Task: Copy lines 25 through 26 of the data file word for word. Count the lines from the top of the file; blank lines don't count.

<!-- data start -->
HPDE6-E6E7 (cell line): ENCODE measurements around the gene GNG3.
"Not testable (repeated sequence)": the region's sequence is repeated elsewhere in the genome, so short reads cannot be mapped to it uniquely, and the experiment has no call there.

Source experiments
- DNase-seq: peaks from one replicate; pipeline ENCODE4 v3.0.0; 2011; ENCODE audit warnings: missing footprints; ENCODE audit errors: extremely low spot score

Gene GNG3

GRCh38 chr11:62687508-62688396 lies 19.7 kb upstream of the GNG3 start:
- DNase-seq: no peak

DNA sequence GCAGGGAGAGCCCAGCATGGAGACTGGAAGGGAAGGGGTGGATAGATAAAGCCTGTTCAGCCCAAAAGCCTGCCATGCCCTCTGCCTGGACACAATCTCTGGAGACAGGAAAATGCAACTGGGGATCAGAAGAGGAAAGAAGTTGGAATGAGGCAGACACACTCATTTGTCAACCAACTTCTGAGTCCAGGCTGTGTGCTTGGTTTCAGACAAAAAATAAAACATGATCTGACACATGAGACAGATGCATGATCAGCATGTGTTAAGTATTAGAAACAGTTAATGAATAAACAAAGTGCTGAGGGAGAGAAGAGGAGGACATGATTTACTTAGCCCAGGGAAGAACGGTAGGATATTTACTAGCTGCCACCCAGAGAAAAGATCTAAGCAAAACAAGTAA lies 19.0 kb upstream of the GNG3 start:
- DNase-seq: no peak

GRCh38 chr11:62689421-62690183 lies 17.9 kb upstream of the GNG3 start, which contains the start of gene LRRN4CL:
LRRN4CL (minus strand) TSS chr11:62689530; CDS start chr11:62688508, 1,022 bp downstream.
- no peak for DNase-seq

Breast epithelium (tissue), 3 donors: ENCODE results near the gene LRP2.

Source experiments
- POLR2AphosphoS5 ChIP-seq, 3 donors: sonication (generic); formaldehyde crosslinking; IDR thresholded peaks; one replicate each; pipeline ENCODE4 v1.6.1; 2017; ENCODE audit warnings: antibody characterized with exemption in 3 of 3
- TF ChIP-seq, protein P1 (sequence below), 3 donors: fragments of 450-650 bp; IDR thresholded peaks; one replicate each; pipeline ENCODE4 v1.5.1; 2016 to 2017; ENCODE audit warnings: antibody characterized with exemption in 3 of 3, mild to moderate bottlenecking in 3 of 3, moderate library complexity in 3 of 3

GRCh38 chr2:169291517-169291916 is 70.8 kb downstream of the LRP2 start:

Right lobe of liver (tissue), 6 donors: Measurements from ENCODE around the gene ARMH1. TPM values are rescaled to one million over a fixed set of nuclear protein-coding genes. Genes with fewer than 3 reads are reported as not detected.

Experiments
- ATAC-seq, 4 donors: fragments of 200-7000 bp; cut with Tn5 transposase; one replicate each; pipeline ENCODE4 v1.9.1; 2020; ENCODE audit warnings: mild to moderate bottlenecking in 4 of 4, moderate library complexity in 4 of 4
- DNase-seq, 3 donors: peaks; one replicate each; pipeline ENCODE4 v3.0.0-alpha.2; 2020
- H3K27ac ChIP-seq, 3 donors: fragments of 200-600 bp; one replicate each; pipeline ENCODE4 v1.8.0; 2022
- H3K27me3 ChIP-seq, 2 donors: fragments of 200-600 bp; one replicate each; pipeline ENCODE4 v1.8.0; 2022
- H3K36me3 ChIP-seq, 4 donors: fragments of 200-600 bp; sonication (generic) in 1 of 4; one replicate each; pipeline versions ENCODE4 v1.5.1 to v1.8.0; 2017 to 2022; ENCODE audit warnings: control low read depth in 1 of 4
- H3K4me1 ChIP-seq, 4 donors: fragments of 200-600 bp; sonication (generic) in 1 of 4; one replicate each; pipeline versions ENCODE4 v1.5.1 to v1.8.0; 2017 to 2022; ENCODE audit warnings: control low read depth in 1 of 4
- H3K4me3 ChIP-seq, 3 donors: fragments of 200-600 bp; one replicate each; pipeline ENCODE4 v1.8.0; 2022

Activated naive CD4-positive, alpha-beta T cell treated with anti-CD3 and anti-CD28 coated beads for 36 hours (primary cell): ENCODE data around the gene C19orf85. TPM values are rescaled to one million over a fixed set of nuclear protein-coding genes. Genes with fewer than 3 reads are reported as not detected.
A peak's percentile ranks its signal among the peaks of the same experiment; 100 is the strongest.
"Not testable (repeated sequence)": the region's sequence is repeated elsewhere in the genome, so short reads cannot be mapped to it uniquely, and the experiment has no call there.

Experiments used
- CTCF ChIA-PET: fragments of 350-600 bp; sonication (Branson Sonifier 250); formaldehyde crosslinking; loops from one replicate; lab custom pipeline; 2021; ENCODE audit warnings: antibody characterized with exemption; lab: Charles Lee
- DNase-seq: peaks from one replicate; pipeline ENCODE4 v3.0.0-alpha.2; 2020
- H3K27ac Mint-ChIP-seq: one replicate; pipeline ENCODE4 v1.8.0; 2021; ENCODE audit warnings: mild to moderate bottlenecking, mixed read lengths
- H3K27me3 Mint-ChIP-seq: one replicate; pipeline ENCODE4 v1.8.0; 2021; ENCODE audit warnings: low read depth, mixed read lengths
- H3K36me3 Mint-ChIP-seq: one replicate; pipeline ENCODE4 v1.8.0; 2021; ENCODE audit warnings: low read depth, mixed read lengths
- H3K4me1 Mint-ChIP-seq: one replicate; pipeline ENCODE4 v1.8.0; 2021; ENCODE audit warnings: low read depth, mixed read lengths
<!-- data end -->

- H3K4me1 ChIP-seq, 4 donors: fragments of 200-600 bp; sonication (generic) in 1 of 4; one replicate each; pipeline versions ENCODE4 v1.5.1 to v1.8.0; 2017 to 2022; ENCODE audit warnings: control low read depth in 1 of 4
- H3K4me3 ChIP-seq, 3 donors: fragments of 200-600 bp; one replicate each; pipeline ENCODE4 v1.8.0; 2022